Brother Tarantino in the mosque: An analysis of the cultural and political instrumentality of satire in "The Lizard" (2004)

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dc.contributor.author Tavernaro-Haidarian, Leyla
dc.date.accessioned 2008-12-02T13:17:16Z
dc.date.available 2008-12-02T13:17:16Z
dc.date.issued 2008-12-02T13:17:16Z
dc.identifier.uri http://hdl.handle.net/10539/5862
dc.description.abstract Against the backdrop of a possible US military attack on Iran, this report examines a film that advances the case for independent political reform from within Iran’s borders. The case study analyzes the cultural and political instrumentality of satire in Kamal Tabrizi’s film, The Lizard (2004). By determining the socio-political restrictions that inform Iran’s society and film industry, it demonstrates that The Lizard uses satire to transgress the value-system that the Iranian theocracy is upheld by. The study draws on narrative analysis to explore the film’s satiric devices of parody and masquerade and discusses their significance in creating new images of clergy that combine to build an alternative reality to the one portrayed in mainstream Iranian media. The report argues that this utopian space undermines the established order by redefining or rejecting the terms and dichotomies communicated through its official channels. en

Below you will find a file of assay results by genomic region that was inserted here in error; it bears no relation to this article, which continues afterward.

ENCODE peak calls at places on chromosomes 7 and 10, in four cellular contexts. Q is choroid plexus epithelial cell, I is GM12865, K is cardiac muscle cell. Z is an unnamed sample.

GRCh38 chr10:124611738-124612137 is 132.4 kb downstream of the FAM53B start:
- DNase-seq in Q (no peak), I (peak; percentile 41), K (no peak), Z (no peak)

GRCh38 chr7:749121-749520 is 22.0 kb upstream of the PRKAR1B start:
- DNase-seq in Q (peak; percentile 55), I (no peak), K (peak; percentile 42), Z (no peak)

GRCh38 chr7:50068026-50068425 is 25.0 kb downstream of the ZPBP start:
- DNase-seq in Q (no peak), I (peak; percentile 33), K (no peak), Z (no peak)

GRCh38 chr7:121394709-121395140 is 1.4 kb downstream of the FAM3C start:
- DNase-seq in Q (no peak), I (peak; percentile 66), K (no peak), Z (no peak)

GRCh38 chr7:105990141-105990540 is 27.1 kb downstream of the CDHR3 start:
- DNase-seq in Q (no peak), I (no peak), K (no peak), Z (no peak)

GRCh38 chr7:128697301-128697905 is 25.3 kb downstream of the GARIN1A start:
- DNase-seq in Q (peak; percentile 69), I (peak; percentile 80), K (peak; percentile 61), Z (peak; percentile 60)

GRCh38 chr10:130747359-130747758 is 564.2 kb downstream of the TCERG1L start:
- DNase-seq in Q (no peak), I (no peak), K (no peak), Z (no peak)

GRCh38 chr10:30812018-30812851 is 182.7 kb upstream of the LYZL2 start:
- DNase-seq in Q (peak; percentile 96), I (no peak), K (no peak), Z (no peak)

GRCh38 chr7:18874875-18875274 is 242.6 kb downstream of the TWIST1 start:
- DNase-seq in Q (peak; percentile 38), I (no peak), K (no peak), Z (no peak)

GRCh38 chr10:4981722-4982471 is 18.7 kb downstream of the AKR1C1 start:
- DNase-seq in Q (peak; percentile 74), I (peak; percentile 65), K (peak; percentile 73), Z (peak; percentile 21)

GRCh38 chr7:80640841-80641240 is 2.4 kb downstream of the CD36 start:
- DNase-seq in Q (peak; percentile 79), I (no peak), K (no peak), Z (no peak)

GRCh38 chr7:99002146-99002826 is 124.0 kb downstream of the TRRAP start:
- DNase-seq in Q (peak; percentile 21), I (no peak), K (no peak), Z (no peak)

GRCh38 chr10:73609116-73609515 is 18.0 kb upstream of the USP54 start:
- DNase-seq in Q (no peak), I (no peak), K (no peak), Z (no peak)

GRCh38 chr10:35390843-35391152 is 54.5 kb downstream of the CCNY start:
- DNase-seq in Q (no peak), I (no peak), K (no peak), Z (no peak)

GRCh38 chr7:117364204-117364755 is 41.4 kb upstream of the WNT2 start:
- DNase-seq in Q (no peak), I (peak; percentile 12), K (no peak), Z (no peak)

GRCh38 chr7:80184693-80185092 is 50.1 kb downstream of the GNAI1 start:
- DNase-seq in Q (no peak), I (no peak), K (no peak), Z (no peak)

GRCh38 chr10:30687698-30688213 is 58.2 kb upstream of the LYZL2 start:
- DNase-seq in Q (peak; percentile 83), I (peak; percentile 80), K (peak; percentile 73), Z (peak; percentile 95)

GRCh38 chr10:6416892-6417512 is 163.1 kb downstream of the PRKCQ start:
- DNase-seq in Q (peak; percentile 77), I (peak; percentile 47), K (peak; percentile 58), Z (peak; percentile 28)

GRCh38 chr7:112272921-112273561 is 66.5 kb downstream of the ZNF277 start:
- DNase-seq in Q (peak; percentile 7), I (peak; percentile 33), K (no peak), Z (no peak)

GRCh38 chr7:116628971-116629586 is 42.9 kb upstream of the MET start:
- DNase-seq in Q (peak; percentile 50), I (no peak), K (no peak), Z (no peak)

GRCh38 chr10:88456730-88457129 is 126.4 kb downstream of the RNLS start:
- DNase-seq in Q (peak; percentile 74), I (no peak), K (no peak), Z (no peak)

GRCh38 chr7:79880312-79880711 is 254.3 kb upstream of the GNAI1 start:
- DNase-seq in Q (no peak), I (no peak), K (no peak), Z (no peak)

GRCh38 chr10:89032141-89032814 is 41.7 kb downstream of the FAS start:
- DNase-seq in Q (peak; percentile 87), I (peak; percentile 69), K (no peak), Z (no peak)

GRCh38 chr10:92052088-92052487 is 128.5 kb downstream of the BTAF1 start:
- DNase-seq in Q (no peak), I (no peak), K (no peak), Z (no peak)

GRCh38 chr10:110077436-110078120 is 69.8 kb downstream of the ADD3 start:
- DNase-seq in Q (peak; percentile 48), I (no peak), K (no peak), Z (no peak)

dc.language.iso en en
dc.subject film en
dc.subject satire en
dc.subject Iran en
dc.subject clergy en
dc.subject parody en
dc.subject masquerade en
dc.subject irony en
dc.subject subversion en
dc.subject political en
dc.subject cultural en
dc.title Brother Tarantino in the mosque: An analysis of the cultural and political instrumentality of satire in "The Lizard" (2004) en
dc.type Thesis en


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